Maybe you love them, or maybe you don’t, but most consumers enjoy coupons.? Sales are great, too, but they pale compared to the value we get from the almighty coupon. that’s because a coupon feels like the ultimate deal?it might even be used on top of an advertised sales price. And not everyone gets that price. You have to have the coupon! Plus, it has an expiration date on it, meaning you can’t procrastinate and wait for the next sale because they might not issue those coupons again (or so you’re made to believe).
J.C. Penney, the retail giant, learned the hard way that people like coupons and sale prices. With lowering sales figures in 2010, the chain changed strategy in 2011, hoping to attract customers with simplified shopping. Shoppers wouldn?t have to wait for sales or clip coupons out of the newspaper to get the best price at Penney?s, they said. Instead, consumers were told, the price tag reflects the lowest price possible. No gimmicks, they said, just straightforward good prices.
In theory, this sounded wonderful. In reality, it bombed. Despite increased advertising, sales plummeted. Why’ I think it’s because they took the fun out of shopping. We like to window shop. We enjoy ?recreational? shopping (when we have the time to do it). And we all like an obvious get-it-now deal. If it’s an ?everyday? price, we know we can get it anytime, tHere’s no urgency.
So, if equine manufacturers want to increase their sales, I think they need to make things more ?fun,? to entice us to buy more than the basics we need. If you had a coupon in your hand for that pretty new halter hanging near the cash register, you might be tempted to add it to the thrush medicine and fly spray you walked into the store to buy.
I’d like to see local tack stores offer occasional ?10% off of everything? sales, provided you have the coupon that was advertised in ?Local Horse Publication.? (Sorry, tack store owners, I don’t think anything under 10% will attract buyers.)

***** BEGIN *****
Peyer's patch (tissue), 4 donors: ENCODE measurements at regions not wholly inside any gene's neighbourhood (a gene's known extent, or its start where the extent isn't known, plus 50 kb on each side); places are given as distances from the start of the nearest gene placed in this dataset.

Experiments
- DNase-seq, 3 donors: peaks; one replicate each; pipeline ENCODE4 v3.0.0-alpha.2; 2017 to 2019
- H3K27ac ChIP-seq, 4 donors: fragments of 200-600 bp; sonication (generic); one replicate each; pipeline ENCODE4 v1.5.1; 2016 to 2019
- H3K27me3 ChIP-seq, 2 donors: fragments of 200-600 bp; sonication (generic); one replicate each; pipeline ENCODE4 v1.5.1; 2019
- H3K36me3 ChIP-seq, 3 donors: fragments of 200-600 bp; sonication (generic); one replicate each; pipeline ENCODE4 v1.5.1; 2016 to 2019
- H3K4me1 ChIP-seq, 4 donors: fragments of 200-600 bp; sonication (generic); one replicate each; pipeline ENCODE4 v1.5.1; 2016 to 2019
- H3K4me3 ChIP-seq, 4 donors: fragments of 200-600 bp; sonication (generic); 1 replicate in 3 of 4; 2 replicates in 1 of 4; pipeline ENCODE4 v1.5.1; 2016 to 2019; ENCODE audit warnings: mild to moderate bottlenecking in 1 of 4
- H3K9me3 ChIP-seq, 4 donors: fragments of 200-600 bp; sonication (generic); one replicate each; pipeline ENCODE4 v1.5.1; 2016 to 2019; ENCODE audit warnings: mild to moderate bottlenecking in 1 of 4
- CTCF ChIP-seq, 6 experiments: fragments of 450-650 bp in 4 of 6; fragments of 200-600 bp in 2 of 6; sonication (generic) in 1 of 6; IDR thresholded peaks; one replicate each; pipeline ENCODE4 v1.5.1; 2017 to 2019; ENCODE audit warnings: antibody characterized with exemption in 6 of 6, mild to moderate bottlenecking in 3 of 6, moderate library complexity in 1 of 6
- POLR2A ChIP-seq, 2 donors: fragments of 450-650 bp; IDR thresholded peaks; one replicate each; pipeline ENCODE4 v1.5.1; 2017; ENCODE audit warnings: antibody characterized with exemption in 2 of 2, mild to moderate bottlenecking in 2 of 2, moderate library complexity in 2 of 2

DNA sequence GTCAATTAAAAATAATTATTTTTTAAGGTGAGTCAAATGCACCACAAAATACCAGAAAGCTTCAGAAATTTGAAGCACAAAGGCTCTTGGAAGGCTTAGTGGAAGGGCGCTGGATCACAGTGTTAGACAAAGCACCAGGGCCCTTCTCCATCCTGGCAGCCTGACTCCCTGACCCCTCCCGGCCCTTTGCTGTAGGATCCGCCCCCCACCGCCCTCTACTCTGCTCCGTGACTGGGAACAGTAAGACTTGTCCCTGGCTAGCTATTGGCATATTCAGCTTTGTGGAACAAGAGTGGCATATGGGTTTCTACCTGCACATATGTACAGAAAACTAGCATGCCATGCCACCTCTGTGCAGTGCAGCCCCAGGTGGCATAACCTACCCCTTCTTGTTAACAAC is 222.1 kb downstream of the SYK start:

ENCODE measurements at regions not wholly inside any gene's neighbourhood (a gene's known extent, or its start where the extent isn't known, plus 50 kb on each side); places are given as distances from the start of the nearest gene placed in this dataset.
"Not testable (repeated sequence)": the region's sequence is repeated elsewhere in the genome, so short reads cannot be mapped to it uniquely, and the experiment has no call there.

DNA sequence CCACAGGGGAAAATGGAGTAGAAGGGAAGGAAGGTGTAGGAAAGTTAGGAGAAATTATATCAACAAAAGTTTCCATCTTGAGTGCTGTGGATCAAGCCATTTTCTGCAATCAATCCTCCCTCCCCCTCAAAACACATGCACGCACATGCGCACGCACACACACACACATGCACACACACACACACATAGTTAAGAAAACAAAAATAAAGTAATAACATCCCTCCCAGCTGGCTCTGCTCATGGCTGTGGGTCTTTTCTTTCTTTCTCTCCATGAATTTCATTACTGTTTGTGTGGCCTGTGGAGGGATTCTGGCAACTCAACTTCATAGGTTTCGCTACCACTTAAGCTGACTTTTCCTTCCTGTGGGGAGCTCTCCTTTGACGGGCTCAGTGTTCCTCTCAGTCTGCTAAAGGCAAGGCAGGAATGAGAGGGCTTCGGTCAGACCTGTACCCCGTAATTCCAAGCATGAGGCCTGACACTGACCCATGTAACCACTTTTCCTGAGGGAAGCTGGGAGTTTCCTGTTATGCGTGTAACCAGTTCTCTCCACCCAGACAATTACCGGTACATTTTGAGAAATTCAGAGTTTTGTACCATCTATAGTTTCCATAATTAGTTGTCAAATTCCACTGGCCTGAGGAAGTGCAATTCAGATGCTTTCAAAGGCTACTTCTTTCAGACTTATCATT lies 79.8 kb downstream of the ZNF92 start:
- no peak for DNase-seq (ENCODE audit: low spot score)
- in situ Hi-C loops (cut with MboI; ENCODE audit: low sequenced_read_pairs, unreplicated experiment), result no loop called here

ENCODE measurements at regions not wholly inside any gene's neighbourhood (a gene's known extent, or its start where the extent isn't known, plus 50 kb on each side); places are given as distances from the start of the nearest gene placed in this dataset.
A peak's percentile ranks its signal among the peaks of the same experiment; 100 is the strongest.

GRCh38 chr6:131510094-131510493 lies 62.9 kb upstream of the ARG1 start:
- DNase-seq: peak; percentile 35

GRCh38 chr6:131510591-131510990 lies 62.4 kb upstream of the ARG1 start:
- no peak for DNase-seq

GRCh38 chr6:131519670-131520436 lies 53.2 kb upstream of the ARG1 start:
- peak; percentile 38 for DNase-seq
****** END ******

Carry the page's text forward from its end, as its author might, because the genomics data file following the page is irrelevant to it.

National chains and manufacturers could hit national publications with coupon ads that readers could bring to their local store or a coupon code for online shopping. Many catalogs do that now, and I peruse those sections carefully. Unfortunately, they’re often only on close-outs and off-season items. For heaven?s sake, just put those ?old things? on sale and give us coupons for the current stuff!
I sometimes see these types of coupons on manufacturer websites, but you have to go looking for them. Because consumer issues are part of my job, I regularly check manufacturers like www.farnamhorse.com and www.absorbine.com for coupons, but who really has time to check all the possible sites every week or month’
We need the offers in front of us in magazines, so we can rip it out when we’re reading that page (remember, Horse Journal does not accept advertising, so it’s not an issue for us). They?d be good on non-manufacturer websites we frequently visit, too, with a ?click here for the printable coupon? link. We don’t have time to search every equine manufacturer?s website for coupons. But if they?d dangle those darn things in front of us, on magazine pages and on informational sites like www.EquiSearch.com (yes, this is a sister site), I think many of us would bite.
We’re all going to buy what we need to take proper care of our horses, but?with money as tight as it is for all of us?we’re not as likely to make that extra or ?recreational? purchase that we don’t really need, unless we have an incentive.? I know I have my eyes on a pair of breeches I’d love but don’t need and a halter that my mare would look peachy in. If I see that sale or coupon, well . . . I probably won?t be able resist. Otherwise, they?ll stay on my ?someday? list.